Valerie Plame emphasized “What sets me apart is my national security experience, my leadership experience, crisis management in the CIA. And look, it’s not something I asked for, but I do have national recognition, I have a national platform and national megaphone and I want to use that for the good of New Mexico.

“I want a brighter future for New Mexicans. Some of the issues I am determined to advance include lowering healthcare and prescription drug costs, protecting our clean air and water, ensuring voting and equal rights for all, combating gun violence and crime, building a brighter future for all our children and grandchildren through better public education, strengthening our economy, reducing poverty and homelessness.” https://valerieplameforcongress.com

Joseph Sanchez is The New Mexico State Representative for House District 40. He is a lifelong Democrat, and a 12th generation New Mexican from Alcalde. He “is committed to making sure the nation knows that New Mexico matters!”

Sanchez has over 20 years experience working at Los Alamos National Laboratory. Eight of those years were as an engineering manager where he helped oversee projects with budgets in the hundreds of millions of dollars. He also managed the largest electric cooperative in the state of New Mexico, Jemez Mountains Electric Cooperative, which serves five counties and over 30,000 meters. During this time he took the cooperative from near bankruptcy to the best financial position in its history. As an engineer with an MBA, he knows how to listen, and solve problems, his campaign asserts. http://www.josephsanchezforcongress.com

Marco Serna has served as a New Mexican Assistant Attorney General prosecuting Medicaid fraud and elder abuse, and also as an Assistant District Attorney in Valencia and Sandoval Counties where he prosecuted domestic violence and DWI misdemeanor offenses. He currently serves as First Judicial District Attorney in Santa Fe, Los Alamos and Rio Arribo Counties.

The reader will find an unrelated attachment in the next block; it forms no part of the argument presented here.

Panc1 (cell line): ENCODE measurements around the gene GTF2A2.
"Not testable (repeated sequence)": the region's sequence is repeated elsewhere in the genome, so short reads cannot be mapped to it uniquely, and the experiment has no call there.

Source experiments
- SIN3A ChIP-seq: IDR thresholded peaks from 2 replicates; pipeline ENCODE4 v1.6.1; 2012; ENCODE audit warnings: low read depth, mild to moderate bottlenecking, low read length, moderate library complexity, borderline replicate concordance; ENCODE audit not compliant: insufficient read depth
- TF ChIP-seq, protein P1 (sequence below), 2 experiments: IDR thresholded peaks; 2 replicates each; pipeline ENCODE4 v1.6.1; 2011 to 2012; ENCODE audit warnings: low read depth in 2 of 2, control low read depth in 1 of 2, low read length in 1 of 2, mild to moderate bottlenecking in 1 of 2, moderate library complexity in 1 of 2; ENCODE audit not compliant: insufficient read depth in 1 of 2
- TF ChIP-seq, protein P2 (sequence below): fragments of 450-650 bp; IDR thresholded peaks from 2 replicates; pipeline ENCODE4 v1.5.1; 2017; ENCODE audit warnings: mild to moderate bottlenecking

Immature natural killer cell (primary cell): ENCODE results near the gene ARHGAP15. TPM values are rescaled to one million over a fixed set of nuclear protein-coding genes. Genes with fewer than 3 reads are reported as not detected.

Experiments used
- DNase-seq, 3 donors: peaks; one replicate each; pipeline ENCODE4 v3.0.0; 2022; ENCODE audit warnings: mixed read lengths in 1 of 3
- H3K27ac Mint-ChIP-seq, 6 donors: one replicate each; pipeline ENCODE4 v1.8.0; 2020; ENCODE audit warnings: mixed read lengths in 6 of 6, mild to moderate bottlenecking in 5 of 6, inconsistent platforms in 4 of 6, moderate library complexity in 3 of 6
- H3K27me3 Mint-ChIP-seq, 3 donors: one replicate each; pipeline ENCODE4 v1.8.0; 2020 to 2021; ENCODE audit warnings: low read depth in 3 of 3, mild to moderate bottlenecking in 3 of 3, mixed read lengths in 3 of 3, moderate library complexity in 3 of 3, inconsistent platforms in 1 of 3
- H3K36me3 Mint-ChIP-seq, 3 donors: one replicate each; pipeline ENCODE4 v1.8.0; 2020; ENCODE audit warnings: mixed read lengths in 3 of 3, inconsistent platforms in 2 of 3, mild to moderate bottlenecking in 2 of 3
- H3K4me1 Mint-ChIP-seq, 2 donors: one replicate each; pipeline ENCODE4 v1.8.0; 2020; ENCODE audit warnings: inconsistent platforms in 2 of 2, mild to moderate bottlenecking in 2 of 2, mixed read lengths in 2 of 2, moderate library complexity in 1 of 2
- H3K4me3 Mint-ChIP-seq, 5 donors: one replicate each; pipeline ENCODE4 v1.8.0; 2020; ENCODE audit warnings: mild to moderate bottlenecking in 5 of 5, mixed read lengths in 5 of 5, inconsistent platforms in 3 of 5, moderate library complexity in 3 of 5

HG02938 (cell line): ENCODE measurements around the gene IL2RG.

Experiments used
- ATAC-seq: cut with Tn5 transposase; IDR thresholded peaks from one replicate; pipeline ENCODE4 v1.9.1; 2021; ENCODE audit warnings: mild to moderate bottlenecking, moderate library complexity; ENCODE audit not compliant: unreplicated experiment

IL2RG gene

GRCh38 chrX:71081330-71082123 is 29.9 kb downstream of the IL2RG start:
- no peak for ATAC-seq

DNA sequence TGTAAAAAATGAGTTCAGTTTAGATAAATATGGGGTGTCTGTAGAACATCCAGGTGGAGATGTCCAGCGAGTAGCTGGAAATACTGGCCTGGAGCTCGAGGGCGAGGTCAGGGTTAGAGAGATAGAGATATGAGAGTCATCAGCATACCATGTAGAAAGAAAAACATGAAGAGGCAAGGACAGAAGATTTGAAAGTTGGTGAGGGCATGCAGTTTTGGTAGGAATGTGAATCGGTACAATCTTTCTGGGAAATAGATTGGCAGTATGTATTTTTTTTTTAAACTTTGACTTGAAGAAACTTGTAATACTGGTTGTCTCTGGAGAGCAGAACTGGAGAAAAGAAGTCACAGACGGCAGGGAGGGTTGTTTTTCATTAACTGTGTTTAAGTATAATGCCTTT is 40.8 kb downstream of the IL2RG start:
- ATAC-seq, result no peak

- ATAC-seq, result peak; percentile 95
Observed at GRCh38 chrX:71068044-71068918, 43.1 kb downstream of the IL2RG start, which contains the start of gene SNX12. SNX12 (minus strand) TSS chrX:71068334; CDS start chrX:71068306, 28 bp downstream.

“Marco’s lifelong commitment to public service provides him with an understanding of the unique challenges facing our families. As First Judicial District Attorney, he has worked tirelessly to solve many of the problems facing our communities. From a treatment-oriented approach to our deeply entrenched drug problems, to cracking down on violent crimes, Marco has been on the front line defending and protecting our communities.” http://www.marcoforcongress.com

Kyle Tisdel is a public interest environmental attorney. His campaign said he has dedicated his career to “fighting for the environmental rights of people and communities in New Mexico and across the country. Currently, he directs the climate and energy program for a non-profit law firm from his office in Taos, New Mexico. His innovative work is at the nexus of public lands and fossil fuel exploitation, and he has achieved significant victories against the most environmentally reckless administration in American history, utilizing novel legal strategies to uphold climate science and to halt federal giveaways to the oil and gas industry.

“We are in a climate emergency, representing an existential threat to people across New Mexico, our country, and the entire planet. We need leaders in Congress who will make climate change a top priority, and recognize that the work we do to solve this crisis will help to bring greater equity and prosperity to all Americans.” http://www.tisdelforcongress.com